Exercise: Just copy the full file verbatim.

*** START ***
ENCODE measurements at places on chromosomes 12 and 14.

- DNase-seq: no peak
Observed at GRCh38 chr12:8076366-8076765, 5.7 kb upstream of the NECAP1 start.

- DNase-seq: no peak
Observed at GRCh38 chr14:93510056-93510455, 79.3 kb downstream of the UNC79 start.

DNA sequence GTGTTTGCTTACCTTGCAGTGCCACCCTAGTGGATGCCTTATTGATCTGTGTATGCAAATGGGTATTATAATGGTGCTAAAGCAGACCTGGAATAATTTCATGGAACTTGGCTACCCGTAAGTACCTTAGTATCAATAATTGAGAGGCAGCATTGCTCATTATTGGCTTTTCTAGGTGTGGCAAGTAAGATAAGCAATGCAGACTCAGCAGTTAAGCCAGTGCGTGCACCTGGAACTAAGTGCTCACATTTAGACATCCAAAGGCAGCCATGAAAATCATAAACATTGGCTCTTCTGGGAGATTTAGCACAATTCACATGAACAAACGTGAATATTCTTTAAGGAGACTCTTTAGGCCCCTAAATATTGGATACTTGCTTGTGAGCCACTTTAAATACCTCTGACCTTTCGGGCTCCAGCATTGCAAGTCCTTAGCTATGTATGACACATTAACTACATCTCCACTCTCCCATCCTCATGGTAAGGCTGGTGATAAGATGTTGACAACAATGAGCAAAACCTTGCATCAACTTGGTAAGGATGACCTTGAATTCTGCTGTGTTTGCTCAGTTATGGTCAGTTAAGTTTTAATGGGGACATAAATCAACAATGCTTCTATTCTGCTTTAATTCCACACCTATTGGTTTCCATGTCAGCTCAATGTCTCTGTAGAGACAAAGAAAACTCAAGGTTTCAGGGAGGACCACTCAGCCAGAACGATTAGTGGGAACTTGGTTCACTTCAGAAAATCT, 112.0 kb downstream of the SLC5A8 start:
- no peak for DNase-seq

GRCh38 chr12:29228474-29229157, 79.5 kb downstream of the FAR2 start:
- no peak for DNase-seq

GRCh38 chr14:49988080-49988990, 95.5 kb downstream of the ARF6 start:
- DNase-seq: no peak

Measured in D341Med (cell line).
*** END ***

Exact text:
ENCODE measurements at places on chromosomes 12 and 14.

- DNase-seq: no peak
Observed at GRCh38 chr12:8076366-8076765, 5.7 kb upstream of the NECAP1 start.

- DNase-seq: no peak
Observed at GRCh38 chr14:93510056-93510455, 79.3 kb downstream of the UNC79 start.

DNA sequence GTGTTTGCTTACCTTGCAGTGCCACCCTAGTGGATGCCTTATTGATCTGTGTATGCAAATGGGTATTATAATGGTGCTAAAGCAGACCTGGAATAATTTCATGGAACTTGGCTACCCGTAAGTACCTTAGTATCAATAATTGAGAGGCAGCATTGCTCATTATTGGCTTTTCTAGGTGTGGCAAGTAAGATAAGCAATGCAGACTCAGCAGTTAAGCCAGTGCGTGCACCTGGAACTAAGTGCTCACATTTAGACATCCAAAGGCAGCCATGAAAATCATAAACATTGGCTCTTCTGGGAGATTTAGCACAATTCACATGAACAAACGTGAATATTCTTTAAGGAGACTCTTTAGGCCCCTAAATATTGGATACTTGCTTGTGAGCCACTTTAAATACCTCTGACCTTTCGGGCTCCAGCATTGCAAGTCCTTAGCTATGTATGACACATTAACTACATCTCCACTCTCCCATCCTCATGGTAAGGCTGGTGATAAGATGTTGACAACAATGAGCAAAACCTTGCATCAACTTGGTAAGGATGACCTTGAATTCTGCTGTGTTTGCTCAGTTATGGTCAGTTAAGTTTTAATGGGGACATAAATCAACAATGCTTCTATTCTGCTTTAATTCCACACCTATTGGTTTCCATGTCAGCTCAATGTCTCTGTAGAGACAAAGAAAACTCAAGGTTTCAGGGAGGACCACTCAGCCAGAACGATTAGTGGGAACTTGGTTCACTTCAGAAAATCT, 112.0 kb downstream of the SLC5A8 start:
- no peak for DNase-seq

GRCh38 chr12:29228474-29229157, 79.5 kb downstream of the FAR2 start:
- no peak for DNase-seq

GRCh38 chr14:49988080-49988990, 95.5 kb downstream of the ARF6 start:
- DNase-seq: no peak

Measured in D341Med (cell line).